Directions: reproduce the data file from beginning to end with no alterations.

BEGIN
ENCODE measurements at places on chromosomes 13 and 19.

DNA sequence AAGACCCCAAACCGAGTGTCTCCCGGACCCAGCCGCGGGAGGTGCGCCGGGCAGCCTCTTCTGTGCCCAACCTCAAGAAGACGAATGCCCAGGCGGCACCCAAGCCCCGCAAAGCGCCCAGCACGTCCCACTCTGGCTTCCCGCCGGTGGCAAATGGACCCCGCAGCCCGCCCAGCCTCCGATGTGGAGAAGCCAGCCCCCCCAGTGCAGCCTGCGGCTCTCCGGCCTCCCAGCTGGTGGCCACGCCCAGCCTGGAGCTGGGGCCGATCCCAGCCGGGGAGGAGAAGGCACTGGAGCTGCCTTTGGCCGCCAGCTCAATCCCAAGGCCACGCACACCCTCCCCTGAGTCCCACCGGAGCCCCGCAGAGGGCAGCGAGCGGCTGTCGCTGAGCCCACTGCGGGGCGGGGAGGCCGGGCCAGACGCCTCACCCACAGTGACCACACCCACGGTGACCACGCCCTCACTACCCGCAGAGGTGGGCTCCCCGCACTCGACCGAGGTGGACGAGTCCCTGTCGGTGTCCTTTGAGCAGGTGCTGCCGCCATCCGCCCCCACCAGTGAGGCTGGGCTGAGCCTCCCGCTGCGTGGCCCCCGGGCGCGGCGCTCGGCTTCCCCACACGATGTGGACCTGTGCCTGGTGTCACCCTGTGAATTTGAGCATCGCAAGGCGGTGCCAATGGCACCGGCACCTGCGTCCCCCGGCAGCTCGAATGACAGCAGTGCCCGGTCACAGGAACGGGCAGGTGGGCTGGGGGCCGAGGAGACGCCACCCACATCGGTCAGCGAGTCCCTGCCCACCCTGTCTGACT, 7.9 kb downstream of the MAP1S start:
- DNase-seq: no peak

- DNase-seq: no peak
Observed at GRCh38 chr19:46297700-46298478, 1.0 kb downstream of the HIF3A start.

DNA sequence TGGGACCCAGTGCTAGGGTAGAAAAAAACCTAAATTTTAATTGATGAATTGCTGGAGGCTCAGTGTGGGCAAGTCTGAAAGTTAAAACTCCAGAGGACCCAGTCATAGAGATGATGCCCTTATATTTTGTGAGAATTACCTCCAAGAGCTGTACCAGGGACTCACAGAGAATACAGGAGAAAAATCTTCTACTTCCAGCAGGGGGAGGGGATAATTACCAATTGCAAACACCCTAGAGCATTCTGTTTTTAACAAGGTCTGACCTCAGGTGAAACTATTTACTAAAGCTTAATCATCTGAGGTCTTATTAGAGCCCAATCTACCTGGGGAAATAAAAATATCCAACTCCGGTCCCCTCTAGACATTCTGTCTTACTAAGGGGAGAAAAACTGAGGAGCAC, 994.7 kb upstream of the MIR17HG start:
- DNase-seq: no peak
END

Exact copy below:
ENCODE measurements at places on chromosomes 13 and 19.

DNA sequence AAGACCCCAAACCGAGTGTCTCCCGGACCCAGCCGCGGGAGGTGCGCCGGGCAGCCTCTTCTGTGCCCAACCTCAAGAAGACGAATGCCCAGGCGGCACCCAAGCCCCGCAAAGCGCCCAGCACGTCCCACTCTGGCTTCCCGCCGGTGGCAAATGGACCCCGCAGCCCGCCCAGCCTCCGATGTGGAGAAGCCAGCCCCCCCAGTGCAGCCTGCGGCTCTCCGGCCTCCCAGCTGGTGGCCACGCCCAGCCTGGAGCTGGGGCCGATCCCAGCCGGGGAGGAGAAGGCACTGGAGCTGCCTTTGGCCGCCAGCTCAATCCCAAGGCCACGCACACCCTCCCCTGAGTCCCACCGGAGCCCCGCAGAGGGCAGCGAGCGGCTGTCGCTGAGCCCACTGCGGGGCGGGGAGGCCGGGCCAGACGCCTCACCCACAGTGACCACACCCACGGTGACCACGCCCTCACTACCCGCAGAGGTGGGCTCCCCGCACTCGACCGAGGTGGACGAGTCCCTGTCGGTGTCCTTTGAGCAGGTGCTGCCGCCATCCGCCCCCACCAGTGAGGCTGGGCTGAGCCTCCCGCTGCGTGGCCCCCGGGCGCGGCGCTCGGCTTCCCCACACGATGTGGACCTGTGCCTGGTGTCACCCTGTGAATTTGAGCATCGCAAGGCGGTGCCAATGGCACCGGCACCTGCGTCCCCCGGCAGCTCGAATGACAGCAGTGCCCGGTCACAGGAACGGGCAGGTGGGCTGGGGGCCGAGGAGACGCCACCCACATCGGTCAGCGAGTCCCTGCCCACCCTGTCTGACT, 7.9 kb downstream of the MAP1S start:
- DNase-seq: no peak

- DNase-seq: no peak
Observed at GRCh38 chr19:46297700-46298478, 1.0 kb downstream of the HIF3A start.

DNA sequence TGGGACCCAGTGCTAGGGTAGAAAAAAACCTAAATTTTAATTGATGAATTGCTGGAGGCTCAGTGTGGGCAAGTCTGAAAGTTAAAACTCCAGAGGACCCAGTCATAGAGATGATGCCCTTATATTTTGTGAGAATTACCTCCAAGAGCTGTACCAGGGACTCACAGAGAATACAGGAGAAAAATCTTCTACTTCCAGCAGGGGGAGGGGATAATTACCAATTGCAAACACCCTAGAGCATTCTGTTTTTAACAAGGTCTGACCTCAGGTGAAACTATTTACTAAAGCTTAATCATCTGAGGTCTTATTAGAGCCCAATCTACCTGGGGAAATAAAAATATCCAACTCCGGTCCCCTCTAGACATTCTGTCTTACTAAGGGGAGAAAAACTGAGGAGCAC, 994.7 kb upstream of the MIR17HG start:
- DNase-seq: no peak